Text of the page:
Provident Funds for the Economy

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Provident Funds for the Economy

BY Dwaipayan Regmi

The provident fund scheme in Nepal, which has its roots in the Sainik Drabya Kosh (Army Provident Fund) started during the Rana regime, has retained its appeal among salaried individuals. This attraction extends beyond the generous 10% contribution made by employers. It also stems from the enticing tax benefits it offers with eligibility for tax exemption. Whether it is planning for retirement or securing insurance-based benefits, these funds enjoy global popularity, not just within Nepal. Furthermore, it is widely acknowledged that investments in such provident funds typically yield higher returns.

As individuals embark on their professional journey, they naturally seek out avenues for secure financial growth. Provident fund schemes not only develop saving habits but also deliver substantial returns and a myriad of associated benefits. Globally, such funds are considered significant for their role in generating substantial capital which often serves as a contributory fund for governments engaging in internal borrowing. Notably, in Australia, the responsibility for retirement and security provisions for both employers and individuals shifted to the Superannuation Gratuity Charges (SGC) in 1992.

It is no surprise that there are challenges regarding employees' provident funds. These challenges range from insufficient contributions to fluctuating investment returns, compliance and enforcement difficulties, and a general lack of financial literacy. Adapting to the changing employment landscape and technological integration adds to the complexity. However, optimising investment patterns is crucial in navigating these challenges. The introduction of the Social Security Fund in Nepal has introduced another dimension to provident fund schemes, creating considerable ambiguity.

While some organisations have their own provident fund schemes, none have matched the national-level provident fund in terms of benefits and reliability. Various provident fund schemes exist today, with the Employee Provident Fund being the oldest and largest and the recently established Social Security Fund being another.

There is a prevailing notion that having money at hand is better than having it in the future. This is one of the reasons why some people are hesitant to participate in such schemes. Notably, countries like The Netherlands, Denmark, and Israel have one of the best pension systems in the world. Iceland's pension scheme, hailed worldwide, is a model that developing nations could learn from. It ensures that every Icelandic citizen, regardless of their status, is eligible to participate. This scheme is primarily tax-financed and covers basic provisions equivalent to around 15% of average earnings. With its three pillars, including a tax-financed public pension scheme, a voluntary private pension system, and compulsory participation, Iceland's pension scheme stands out for its attractiveness. The focus on portability and flexibility benefits all its members.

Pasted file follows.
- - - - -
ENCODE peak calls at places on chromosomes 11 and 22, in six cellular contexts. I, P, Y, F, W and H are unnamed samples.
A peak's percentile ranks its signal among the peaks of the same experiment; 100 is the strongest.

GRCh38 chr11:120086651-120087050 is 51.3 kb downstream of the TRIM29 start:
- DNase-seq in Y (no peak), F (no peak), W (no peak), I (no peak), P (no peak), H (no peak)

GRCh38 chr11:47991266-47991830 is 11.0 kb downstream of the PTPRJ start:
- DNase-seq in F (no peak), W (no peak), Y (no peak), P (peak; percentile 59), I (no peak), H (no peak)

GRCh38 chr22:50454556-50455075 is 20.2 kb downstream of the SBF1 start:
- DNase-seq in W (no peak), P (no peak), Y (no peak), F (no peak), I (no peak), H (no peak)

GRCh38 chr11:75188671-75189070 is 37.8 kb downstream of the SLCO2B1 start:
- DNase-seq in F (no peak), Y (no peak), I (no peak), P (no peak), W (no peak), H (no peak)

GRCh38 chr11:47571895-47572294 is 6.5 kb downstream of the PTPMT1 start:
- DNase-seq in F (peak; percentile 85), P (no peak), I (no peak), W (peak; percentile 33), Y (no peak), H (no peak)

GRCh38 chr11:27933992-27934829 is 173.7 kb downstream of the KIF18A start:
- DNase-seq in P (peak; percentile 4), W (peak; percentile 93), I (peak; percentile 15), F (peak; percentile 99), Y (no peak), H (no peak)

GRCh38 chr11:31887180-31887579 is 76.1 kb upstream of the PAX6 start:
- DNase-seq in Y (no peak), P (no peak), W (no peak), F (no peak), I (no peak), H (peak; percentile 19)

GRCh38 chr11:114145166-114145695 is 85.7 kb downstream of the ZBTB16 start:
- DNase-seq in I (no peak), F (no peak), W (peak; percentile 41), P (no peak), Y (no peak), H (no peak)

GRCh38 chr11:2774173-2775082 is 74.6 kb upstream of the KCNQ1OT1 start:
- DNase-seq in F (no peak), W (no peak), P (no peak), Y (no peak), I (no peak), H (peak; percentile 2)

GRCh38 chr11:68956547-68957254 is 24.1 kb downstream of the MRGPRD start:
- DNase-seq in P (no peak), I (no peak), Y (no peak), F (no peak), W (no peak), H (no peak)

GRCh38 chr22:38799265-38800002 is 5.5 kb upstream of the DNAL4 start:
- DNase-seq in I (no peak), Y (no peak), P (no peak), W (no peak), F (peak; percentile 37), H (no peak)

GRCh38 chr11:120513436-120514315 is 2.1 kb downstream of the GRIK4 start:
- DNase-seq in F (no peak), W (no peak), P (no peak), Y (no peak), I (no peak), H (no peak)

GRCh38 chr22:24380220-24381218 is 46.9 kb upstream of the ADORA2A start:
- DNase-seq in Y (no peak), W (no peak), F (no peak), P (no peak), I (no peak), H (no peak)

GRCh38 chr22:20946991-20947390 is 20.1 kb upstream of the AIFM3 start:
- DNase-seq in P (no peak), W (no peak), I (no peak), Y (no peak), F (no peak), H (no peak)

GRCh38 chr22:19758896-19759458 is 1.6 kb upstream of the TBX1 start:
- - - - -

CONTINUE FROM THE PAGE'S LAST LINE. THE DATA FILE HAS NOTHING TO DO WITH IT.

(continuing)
The provident fund-based schemes offered by developing economies should progress to more advanced phases. They should begin by prioritising flexibility, allowing participants to contribute more than the compulsory amount which enables them to save more for their future. These schemes should also Identify high-profit investment opportunities. Instead of merely focusing on safe investments, such funds should explore options with higher returns, whether they are foreign bonds or investments within the local economy, so that the participants get more benefits. It is also crucial to enhance financial literacy among participants. Additionally, participants in these schemes should be granted certain privileges. They should be eligible for interest rate leverages at banks or or apply for shares.

The impact of these funds on the economy is the next major concern. The role that they play in capital formation cannot be overlooked. Both employees and employers contribute to these funds, resulting in substantial accumulated capital. This capital can be invested in various schemes that mobilise savings, ultimately boosting the nation's domestic funds and bringing more benefits for participants. These funds can be allocated to infrastructure projects and other development initiatives, creating job opportunities, enhancing productivity, and promoting economic development.

Moreover, when these funds function as major institutional investors in the financial market, they contribute to market stability. As institutional investors prepare long-term investment strategies, this helps investors weather short-term market fluctuations and reduce volatility.

Provident fund schemes have had a positive impact on productivity and job satisfaction. They offer diverse schemes and provide financial security, promoting peace of mind among employees. This, in turn, fosters increased job satisfaction, loyalty, and higher workplace productivity, ultimately contributing to economic growth. Additionally, these schemes encourage individuals to save for their retirement, reducing their dependence on the government during their old age and alleviating the social security burden on the economy.

The provident fund schemes have huge scope and impact, and they are already functioning effectively. However, a small push can further enhance their effectiveness and contribute to increased productivity. 

(Regmi is a deputy manager at Rastriya Banijya Bank Ltd)

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